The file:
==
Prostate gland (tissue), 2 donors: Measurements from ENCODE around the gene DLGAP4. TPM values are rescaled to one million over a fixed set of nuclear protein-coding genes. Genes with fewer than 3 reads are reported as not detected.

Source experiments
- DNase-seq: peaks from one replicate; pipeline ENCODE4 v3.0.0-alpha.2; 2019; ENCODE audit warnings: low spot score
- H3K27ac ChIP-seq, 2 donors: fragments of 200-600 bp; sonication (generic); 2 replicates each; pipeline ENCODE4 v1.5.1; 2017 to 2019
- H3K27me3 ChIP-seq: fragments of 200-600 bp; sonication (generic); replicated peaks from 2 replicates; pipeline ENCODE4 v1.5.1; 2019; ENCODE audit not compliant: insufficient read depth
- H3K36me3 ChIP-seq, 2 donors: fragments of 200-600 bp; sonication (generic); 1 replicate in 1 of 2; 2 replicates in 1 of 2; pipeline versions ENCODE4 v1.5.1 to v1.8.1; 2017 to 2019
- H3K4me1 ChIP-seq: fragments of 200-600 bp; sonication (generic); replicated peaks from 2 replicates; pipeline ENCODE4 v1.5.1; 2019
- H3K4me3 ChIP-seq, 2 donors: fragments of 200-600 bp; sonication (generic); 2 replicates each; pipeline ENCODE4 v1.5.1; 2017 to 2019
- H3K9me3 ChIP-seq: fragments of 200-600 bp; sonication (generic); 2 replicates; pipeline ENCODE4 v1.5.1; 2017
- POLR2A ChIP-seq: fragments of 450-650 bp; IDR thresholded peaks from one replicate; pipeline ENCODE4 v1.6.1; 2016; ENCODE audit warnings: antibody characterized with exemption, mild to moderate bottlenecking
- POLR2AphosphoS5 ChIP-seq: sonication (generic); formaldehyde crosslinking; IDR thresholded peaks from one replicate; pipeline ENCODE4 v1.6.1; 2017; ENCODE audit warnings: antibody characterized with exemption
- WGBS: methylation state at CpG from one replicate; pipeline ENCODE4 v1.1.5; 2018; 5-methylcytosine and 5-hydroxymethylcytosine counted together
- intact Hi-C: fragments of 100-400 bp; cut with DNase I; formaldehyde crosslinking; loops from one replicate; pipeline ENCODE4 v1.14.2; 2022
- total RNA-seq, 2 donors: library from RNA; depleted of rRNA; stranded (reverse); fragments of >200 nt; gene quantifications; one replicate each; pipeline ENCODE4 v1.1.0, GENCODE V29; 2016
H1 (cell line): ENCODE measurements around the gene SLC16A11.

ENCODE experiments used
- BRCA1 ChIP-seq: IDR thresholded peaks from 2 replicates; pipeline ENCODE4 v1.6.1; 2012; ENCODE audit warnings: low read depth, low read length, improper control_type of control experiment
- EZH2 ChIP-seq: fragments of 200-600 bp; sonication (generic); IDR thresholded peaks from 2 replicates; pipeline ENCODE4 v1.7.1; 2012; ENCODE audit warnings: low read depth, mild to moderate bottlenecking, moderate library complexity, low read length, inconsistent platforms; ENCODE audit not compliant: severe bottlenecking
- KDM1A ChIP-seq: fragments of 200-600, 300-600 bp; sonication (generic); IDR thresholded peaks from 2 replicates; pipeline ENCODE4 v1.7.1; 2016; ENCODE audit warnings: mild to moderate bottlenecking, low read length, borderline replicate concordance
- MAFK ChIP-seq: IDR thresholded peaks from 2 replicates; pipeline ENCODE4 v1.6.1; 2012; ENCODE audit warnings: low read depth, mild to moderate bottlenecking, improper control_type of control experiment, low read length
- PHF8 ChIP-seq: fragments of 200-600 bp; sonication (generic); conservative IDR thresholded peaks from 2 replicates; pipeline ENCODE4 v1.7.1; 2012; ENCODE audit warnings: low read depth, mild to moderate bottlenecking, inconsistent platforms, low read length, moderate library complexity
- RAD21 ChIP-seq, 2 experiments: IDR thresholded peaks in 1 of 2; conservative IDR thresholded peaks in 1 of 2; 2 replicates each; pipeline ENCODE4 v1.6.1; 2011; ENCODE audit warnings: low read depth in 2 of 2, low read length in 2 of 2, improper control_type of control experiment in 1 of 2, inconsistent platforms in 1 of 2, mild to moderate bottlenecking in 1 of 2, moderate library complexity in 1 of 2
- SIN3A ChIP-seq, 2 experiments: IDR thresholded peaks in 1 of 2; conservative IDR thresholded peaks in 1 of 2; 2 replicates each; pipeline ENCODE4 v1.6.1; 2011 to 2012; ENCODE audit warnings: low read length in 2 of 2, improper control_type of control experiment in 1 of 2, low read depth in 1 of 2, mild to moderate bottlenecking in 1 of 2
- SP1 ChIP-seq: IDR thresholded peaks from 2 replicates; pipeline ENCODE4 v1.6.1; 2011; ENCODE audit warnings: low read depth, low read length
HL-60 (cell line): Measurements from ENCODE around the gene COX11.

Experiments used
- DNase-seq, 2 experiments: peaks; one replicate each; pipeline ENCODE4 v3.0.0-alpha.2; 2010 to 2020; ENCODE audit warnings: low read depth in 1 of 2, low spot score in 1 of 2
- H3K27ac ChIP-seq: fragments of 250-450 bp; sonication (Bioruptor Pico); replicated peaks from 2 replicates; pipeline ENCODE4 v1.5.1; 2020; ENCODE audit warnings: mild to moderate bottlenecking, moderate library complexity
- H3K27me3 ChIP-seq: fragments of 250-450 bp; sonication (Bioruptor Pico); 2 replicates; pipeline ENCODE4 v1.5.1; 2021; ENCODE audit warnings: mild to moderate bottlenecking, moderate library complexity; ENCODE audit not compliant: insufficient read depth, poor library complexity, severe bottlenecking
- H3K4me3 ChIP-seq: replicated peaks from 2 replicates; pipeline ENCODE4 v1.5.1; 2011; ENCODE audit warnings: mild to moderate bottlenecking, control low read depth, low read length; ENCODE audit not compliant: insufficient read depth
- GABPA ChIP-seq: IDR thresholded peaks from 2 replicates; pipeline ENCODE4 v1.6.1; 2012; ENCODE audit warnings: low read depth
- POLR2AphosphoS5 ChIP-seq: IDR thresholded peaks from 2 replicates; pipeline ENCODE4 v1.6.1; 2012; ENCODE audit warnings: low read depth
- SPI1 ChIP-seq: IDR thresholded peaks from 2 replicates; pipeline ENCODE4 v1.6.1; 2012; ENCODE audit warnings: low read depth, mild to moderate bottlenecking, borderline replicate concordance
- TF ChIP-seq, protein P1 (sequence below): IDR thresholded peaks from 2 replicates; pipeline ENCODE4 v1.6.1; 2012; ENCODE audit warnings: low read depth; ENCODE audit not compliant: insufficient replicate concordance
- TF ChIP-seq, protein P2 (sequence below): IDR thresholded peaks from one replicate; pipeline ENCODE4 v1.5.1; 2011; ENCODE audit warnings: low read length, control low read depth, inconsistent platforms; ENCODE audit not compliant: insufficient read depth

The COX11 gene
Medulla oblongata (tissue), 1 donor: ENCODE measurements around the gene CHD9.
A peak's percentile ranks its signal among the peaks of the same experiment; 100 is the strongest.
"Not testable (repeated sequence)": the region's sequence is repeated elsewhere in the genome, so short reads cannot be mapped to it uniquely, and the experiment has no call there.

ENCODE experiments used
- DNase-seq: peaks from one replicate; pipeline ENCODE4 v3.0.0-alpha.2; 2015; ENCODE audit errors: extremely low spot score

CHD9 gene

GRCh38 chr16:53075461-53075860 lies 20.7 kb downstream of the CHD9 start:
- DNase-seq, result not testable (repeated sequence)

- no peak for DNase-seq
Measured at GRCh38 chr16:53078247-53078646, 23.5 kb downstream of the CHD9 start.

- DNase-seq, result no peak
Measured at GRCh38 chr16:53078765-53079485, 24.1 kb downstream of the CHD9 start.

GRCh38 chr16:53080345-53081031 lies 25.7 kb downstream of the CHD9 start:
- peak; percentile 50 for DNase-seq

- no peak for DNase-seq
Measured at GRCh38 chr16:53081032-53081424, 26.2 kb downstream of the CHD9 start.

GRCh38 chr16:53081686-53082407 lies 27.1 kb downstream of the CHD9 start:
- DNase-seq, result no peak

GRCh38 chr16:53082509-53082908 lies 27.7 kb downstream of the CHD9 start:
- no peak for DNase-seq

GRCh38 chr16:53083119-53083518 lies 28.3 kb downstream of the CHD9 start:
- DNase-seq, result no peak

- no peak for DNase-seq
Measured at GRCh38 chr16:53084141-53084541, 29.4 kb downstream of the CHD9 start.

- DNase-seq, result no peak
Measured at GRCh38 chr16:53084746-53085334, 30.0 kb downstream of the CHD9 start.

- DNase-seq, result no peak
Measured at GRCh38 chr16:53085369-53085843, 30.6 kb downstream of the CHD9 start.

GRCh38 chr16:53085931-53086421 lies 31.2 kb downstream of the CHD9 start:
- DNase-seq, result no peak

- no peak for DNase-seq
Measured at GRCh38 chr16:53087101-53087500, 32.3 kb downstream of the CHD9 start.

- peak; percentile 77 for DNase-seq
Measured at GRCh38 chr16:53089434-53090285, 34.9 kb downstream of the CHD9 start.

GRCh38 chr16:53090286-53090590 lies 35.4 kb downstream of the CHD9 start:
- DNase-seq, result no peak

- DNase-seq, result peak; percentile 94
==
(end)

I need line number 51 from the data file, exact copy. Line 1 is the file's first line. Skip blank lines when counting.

- no peak for DNase-seq